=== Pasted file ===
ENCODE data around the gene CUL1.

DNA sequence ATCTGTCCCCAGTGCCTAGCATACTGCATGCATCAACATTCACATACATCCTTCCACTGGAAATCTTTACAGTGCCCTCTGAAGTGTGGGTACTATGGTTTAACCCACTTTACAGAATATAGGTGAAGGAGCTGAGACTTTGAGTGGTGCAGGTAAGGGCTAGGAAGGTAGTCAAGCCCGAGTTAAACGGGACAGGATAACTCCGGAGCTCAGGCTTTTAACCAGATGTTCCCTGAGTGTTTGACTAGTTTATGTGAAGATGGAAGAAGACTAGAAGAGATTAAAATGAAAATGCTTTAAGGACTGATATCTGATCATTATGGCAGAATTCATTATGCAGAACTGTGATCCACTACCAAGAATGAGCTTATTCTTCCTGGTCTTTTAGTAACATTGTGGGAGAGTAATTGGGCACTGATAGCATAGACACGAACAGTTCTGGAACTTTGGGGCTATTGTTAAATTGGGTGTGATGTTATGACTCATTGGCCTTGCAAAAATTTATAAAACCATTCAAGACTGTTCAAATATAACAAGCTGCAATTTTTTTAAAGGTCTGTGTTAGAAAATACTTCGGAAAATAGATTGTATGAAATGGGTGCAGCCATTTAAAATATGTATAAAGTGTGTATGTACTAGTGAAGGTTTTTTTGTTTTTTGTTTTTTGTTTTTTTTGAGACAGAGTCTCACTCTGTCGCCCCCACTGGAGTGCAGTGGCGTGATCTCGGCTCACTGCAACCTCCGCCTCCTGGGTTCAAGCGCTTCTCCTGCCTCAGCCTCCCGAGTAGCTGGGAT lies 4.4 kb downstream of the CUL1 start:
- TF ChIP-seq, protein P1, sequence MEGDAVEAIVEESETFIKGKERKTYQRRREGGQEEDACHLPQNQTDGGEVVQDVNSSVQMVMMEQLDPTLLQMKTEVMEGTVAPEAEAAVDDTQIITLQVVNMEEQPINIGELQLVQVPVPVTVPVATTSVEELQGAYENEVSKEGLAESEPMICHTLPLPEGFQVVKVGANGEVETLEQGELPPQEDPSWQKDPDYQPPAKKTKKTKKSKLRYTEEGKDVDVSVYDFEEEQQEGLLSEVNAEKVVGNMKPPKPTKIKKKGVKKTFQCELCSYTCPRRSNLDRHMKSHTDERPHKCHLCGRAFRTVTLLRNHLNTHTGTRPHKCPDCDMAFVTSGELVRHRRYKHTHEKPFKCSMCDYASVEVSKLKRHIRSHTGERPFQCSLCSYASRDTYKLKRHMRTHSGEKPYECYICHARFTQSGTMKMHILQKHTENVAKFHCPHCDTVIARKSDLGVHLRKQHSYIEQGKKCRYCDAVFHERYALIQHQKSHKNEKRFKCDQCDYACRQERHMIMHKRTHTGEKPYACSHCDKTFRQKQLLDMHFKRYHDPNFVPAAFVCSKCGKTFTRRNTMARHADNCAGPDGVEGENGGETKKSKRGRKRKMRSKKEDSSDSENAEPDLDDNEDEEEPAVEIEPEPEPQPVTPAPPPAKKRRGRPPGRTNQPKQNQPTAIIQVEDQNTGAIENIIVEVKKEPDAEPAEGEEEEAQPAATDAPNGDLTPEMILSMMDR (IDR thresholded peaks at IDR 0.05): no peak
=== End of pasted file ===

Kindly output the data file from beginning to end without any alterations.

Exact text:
ENCODE data around the gene CUL1.

DNA sequence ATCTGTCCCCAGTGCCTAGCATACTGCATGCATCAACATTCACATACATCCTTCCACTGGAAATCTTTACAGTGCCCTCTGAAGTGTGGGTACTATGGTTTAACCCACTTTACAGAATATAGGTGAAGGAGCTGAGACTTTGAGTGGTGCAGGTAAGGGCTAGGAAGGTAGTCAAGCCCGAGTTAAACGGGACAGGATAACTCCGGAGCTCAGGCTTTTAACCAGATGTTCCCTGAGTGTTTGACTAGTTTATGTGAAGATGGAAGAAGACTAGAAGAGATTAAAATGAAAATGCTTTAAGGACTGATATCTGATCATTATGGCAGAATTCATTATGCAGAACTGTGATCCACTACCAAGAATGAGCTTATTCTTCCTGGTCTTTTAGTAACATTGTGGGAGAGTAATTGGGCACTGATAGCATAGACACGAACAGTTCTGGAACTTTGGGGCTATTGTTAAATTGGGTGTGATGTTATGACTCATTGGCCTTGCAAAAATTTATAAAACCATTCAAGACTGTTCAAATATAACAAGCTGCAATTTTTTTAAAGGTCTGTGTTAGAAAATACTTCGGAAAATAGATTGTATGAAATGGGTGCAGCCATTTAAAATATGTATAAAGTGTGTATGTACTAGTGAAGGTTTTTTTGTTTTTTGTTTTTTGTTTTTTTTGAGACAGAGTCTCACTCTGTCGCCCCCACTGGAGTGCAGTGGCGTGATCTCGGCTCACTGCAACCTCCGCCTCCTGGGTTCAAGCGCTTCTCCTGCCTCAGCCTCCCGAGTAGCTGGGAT lies 4.4 kb downstream of the CUL1 start:
- TF ChIP-seq, protein P1, sequence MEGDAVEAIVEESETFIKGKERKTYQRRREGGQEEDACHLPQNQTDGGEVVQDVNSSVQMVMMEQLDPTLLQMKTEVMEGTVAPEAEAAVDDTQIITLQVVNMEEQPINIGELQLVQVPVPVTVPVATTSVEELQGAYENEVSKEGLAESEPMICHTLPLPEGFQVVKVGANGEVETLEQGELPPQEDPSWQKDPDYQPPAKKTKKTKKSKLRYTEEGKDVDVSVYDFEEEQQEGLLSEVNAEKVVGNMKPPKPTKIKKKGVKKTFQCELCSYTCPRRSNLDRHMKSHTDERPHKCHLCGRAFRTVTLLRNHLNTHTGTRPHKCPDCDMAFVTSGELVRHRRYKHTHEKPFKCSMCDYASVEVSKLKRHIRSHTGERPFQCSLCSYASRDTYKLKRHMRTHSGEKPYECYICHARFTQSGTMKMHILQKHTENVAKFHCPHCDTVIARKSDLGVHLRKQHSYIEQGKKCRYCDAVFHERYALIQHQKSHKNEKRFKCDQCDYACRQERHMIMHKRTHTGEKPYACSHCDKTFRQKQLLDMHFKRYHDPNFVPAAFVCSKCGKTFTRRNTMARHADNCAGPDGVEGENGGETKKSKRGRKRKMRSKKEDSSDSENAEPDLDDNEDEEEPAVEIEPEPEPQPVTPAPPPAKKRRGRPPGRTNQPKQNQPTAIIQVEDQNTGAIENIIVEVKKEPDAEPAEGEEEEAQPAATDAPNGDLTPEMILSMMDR (IDR thresholded peaks at IDR 0.05): no peak